Cobwebs from an Empty Skull, by Ambrose Bierce

A Tale of Spanish Vengeance.

Don Hemstitch Blodoza was an hidalgo — one of the highest dalgos of old Spain. He had a comfortably picturesque castle on the Guadalquiver, with towers, battlements, and mortages on it; but as it belonged, not to his own creditors, but to those of his bitterest enemy, who inhabited it, Don Hemstitch preferred the forest as a steady residence. He had that curse of Spanish pride which will not permit one to be a burden upon the man who may happen to have massacred all one’s relations, and set a price upon the heads of one’s family generally. He had made a vow never to accept the hospitality of Don Symposio — not if he died for it. So he pervaded the romantic dells, and the sunless jungle was infected with the sound of his guitar. He rose in the morning and laved him in the limpid brooklet; and the beams of the noonday sun fell upon him in the pursuit of diet  —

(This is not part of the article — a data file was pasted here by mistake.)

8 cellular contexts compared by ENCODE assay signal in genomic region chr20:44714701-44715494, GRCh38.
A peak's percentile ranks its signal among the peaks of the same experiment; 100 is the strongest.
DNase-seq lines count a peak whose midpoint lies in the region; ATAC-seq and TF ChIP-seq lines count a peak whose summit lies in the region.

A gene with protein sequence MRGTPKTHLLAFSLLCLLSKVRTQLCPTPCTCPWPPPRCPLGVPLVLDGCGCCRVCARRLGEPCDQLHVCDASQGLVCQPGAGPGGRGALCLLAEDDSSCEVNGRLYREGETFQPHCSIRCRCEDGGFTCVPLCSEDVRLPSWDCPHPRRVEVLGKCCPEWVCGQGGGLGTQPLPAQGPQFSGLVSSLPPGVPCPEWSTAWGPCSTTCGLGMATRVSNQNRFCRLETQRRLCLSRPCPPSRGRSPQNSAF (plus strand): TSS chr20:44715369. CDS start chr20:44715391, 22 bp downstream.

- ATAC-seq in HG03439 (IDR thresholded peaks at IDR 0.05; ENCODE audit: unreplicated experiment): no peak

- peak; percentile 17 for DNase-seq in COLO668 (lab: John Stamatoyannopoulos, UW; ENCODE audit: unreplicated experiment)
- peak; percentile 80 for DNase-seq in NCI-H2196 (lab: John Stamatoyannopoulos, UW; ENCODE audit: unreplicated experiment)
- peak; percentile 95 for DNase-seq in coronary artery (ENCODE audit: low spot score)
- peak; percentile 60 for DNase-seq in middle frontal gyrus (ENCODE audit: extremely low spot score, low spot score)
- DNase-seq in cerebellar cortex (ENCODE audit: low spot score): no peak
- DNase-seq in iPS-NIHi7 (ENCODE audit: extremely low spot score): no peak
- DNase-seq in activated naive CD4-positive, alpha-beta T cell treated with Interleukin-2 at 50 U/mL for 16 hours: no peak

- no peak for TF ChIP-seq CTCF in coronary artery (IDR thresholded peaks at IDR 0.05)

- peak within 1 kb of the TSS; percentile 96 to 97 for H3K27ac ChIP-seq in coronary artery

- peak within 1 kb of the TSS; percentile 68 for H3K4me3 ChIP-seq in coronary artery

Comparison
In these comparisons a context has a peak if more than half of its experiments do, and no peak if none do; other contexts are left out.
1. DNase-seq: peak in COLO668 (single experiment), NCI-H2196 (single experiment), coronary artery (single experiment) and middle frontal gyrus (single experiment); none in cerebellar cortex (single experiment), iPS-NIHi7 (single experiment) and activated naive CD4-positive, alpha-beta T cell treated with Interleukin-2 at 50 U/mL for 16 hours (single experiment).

“The thistle’s downy seed his fare,

    His drink the morning dew.”

He throve but indifferently upon this meagre regimen, but beyond all other evils a true Spaniard of the poorer sort dreads obesity. During the darkest night of the season he will get up at an absurd hour and stab his best friend in the back rather than grow fat.

It will of course be suspected by the experienced reader that Don Hemstitch did not have any bed. Like the Horatian lines above quoted  —

“He perched at will on every spray.”

In translating this tale into the French, M. Victor Hugo will please twig the proper meaning of the word “spray”; I shall be very angry if he make it appear that my hero is a gull.

One morning while Don Hemstitch was dozing upon his leafy couch — not his main couch, but a branch — he was roused from his tranquil nap by the grunting of swine; or, if you like subtle distinctions, by the sound of human voices. Peering cautiously through his bed-hangings, he saw below him at a little distance two of his countrymen in conversation. The fine practised phrenzy of their looks, their excellently rehearsed air of apprehensive secrecy, showed him they were merely conspiring against somebody’s life; and he dismissed the matter from his mind until the mention of his own name recalled his attention. One of the conspirators was urging the other to make one of a joint-stock company for the Don’s assassination; but the more conscientious plotter would not consent.